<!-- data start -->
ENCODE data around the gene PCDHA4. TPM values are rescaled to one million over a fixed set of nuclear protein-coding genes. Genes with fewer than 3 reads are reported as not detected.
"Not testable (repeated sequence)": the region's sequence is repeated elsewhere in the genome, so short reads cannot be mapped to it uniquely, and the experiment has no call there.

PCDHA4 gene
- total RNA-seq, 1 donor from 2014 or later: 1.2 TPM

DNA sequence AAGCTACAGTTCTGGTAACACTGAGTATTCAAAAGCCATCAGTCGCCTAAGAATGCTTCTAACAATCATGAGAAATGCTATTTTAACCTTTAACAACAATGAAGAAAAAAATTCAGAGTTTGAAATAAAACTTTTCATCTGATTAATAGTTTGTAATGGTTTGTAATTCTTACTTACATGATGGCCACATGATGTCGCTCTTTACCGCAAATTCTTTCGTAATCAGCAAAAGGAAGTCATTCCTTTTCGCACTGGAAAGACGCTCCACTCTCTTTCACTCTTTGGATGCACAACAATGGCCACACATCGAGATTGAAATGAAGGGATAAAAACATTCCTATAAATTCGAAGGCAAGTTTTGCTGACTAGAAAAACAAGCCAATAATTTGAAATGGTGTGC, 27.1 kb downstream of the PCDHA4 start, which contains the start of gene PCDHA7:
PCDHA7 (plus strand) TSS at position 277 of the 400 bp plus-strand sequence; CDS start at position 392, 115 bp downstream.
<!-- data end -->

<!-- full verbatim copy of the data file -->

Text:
ENCODE data around the gene PCDHA4. TPM values are rescaled to one million over a fixed set of nuclear protein-coding genes. Genes with fewer than 3 reads are reported as not detected.
"Not testable (repeated sequence)": the region's sequence is repeated elsewhere in the genome, so short reads cannot be mapped to it uniquely, and the experiment has no call there.

PCDHA4 gene
- total RNA-seq, 1 donor from 2014 or later: 1.2 TPM

DNA sequence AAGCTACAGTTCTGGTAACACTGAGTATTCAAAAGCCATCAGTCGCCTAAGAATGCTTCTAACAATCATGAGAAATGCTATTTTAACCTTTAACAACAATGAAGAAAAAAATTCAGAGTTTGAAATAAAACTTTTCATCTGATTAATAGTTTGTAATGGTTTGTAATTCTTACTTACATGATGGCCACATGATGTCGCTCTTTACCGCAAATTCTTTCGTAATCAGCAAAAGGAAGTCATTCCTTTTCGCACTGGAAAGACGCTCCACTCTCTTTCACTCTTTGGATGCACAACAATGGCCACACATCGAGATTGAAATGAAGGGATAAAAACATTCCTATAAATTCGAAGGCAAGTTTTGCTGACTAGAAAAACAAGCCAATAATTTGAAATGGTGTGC, 27.1 kb downstream of the PCDHA4 start, which contains the start of gene PCDHA7:
PCDHA7 (plus strand) TSS at position 277 of the 400 bp plus-strand sequence; CDS start at position 392, 115 bp downstream.